By Jenna Kochexecutive entertainment editor

Six out of seven competitors at the Illinois Junior Academy of Sciences (IJAS) science fair received the gold award on their research projects on April 28th. The seven competitors also had to get a 93/100 on their projects at the regional level to qualify for state.

Prospect also took home 11 total awards from our seven competitors, including different types of organizations’ awards such as the American Nuclear Society Excellence in Science award, earned by junior Alice Getmanchuk, who also won silver for her research on supercapacitors.

Supercapacitors, according to Getmanchuk, are a new way of storing energy.

“Batteries store energy with a chemical reaction, but supercapacitors physically separate the energy,” Getmanchuk said.

She wanted to research this because she really enjoyed science and wanted to try doing some sort of research. Getmanchuk also wanted to prepare for college, since she plans on studying engineering.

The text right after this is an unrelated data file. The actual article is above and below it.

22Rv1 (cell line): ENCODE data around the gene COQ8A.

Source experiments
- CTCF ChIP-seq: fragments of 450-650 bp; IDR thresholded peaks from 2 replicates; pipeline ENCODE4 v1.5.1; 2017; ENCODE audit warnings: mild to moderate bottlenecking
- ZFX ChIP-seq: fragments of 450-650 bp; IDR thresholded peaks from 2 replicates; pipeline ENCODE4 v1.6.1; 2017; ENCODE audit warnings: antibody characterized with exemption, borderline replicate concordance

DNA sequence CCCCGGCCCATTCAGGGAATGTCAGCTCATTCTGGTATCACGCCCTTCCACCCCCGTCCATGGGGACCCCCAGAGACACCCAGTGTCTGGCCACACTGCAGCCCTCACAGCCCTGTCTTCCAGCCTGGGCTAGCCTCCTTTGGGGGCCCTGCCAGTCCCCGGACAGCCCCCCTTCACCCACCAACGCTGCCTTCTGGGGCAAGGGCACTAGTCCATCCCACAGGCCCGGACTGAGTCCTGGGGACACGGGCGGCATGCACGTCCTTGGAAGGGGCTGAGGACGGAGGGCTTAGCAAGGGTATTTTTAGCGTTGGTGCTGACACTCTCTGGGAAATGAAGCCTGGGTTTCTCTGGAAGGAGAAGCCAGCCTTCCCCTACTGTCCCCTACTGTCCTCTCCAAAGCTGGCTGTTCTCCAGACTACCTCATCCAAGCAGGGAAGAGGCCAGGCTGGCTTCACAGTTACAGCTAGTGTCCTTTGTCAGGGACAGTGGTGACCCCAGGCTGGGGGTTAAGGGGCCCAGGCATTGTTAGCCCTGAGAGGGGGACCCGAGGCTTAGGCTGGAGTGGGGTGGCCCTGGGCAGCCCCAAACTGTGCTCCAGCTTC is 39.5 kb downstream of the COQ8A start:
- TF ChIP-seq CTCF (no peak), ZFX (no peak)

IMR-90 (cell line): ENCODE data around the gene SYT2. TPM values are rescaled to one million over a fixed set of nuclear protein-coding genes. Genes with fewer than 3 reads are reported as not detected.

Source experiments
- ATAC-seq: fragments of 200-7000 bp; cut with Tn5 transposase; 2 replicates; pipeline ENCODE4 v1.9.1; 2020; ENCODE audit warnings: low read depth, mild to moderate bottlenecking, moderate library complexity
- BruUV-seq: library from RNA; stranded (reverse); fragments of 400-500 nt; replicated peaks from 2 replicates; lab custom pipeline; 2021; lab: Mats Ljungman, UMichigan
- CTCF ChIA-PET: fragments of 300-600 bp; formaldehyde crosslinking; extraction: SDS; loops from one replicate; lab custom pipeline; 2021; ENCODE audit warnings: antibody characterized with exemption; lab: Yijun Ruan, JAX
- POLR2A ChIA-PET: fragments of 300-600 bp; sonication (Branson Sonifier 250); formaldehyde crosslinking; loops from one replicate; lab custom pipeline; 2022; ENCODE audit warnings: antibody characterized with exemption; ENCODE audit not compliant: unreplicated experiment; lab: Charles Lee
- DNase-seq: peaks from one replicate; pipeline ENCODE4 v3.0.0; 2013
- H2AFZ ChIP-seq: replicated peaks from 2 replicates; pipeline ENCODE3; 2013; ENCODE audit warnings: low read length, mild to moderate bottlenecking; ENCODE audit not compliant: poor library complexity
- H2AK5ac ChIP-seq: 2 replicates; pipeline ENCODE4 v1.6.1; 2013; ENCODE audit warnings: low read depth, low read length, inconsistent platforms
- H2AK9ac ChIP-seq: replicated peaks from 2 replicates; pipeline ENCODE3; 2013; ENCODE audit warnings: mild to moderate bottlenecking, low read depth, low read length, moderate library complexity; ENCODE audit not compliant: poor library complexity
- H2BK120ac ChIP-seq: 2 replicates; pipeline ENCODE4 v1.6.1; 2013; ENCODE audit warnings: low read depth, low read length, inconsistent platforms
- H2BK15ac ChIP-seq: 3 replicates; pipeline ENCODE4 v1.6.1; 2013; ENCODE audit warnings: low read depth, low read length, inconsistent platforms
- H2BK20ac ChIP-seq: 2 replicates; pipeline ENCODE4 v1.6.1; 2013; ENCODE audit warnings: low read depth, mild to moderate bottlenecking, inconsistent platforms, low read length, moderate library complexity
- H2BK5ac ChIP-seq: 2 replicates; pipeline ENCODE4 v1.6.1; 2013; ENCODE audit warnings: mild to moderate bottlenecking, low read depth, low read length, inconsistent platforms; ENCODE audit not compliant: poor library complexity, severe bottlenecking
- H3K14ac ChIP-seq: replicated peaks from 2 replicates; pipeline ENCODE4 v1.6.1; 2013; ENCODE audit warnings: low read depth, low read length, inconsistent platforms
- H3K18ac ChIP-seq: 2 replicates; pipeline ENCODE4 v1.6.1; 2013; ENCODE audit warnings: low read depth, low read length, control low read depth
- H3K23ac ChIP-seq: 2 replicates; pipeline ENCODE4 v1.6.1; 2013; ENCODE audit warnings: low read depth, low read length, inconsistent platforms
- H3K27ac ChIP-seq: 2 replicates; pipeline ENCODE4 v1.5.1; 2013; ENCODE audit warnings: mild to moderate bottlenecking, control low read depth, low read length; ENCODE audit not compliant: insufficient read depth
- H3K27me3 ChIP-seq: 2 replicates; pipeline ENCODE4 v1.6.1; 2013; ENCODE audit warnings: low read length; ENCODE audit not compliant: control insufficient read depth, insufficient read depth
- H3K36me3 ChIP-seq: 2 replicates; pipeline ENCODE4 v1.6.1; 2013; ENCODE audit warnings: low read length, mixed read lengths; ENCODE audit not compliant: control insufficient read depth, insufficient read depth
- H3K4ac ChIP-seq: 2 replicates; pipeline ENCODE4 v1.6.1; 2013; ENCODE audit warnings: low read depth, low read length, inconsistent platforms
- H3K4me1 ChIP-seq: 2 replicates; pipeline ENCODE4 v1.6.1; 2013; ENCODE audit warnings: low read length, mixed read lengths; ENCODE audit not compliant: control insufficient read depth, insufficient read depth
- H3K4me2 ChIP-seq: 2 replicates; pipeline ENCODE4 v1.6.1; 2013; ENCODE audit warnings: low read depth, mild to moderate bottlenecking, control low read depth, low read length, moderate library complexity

Getmanchuk along with the other competitors have been working on their projects since the beginning of the year in their independent research class. The class is run by science teacher Katie Page and is during zero hour.

The students choose their project based on what interests them, and some students take several months to narrow down their topic and begin research.

“[The students] have to come up with what I call a ‘so what?’ factor,” Page said.

Page says that many students choose a topic that affects them personally, such as researching a disease that affects one of their family members.

“The best part of the experience is just learning how to conduct research by yourself, but also presenting it to others,” Getmanchuk said. “… also working with a mentor a lot who’s helping with the project is just amazing.”